Hasty Pudding ClubEdit profile
The Hasty Pudding Club is a social club for Harvard students. It was founded by Nymphus Hatch, a junior at Harvard College, in 1770. The club is named for the traditional American dish (based on a British dish) that the founding members ate at their first meeting. The Hasty Pudding Club was originally established in Concordia Discors to bring together undergraduates in friendship, conversation, and camaraderie. It is the oldest collegiate social club in America.
The Pudding is currently the only club on campus that is coed and has members from all four years. Membership to the social club is gained through a series of lunches, cocktail parties, and other gatherings, which are referred to as the "punch process". In the past, membership in the Pudding was obligatory to joining waiting clubs and, eventually, final clubs. This tradition is no longer upheld. The Pudding holds its social activities in a clubhouse near Harvard Square. These include weekly "Members' Nights", dinner and cocktail parties, as well as its elaborate theme parties, such as "Leather and Lace".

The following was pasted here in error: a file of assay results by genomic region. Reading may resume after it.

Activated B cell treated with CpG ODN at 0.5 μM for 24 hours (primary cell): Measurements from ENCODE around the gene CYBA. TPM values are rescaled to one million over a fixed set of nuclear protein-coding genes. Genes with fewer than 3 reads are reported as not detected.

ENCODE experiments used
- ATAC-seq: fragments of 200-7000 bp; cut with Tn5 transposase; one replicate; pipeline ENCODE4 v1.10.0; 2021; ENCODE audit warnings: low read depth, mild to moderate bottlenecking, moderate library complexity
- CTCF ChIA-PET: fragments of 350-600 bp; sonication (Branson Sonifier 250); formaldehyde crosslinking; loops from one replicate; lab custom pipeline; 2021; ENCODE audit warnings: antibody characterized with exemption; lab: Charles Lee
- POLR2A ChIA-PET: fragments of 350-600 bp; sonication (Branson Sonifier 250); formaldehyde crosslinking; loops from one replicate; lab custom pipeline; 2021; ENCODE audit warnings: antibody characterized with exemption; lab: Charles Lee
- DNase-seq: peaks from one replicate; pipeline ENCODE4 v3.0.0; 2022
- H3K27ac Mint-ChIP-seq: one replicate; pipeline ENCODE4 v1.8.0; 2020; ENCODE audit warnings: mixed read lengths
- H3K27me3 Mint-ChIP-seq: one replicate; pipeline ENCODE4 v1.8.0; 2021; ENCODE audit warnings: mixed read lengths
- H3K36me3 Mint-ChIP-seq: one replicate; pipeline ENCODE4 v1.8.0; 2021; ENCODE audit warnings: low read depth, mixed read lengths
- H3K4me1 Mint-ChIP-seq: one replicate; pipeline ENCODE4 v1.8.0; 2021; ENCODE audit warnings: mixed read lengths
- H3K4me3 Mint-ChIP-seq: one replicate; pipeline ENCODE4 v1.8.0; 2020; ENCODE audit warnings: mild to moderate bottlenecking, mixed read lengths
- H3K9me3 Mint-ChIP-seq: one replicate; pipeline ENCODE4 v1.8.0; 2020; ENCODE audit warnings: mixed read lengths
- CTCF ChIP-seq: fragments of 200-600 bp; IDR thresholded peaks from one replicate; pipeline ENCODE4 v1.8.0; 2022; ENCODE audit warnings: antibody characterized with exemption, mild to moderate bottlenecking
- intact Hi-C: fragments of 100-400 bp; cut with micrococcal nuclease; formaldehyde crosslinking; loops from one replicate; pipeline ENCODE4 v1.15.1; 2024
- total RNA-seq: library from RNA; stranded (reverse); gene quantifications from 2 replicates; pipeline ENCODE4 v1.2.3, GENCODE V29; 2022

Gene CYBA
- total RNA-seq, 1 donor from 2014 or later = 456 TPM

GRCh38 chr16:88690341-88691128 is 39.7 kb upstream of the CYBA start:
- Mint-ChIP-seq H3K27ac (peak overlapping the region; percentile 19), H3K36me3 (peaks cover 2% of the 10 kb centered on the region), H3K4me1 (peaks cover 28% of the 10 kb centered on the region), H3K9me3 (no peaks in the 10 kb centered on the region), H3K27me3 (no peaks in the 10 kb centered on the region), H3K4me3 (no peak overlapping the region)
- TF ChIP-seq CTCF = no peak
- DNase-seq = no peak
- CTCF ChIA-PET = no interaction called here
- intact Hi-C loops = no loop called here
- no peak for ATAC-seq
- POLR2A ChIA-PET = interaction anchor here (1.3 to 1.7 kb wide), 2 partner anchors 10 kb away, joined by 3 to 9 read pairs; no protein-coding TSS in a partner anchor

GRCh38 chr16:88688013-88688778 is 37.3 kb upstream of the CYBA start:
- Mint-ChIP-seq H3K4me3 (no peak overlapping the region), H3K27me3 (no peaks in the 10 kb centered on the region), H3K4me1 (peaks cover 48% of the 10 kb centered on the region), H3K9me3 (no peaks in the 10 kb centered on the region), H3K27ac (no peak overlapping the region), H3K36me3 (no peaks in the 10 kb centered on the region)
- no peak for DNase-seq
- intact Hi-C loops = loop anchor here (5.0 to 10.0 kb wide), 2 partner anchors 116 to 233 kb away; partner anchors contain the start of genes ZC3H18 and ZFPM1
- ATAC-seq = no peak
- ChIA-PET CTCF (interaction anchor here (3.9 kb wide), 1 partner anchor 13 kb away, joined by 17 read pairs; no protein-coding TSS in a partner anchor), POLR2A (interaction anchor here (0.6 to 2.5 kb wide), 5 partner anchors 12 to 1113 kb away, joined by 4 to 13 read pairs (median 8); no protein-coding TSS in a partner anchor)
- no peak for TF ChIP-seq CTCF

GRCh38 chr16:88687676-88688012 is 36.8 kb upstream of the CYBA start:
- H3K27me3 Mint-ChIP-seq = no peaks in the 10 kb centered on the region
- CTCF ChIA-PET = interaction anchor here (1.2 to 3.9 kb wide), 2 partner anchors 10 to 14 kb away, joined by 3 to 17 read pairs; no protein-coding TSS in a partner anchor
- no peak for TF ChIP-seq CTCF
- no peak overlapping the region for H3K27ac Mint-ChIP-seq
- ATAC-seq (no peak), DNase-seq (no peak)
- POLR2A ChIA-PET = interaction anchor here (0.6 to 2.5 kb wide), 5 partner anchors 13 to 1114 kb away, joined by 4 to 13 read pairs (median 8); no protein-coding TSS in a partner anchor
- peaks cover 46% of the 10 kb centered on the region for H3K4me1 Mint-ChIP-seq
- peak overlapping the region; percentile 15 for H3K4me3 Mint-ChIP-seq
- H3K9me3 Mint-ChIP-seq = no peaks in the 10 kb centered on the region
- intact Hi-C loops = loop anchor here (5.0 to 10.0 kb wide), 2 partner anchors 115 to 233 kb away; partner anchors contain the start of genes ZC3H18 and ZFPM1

The current clubhouse contains multiple rooms with specific purposes. Among these rooms is "The Arena", which is a room with no windows or openings to the outside world. "The Arena" is designated as the club's game room.
The club counts five U.S. Presidents (John Adams, John Quincy Adams, Theodore Roosevelt, Franklin Delano Roosevelt, and John F. Kennedy) among its noteworthy members.
The Hasty Pudding Theatricals, the Radcliffe Pitches, and the Harvard Krokodiloes were founded at the Hasty Pudding Club. All of these groups are part of the Institute of 1770 and share clubhouse space as well as retain various social affiliations with the Pudding; their activities are focused on the performing arts, and they select members through open auditions.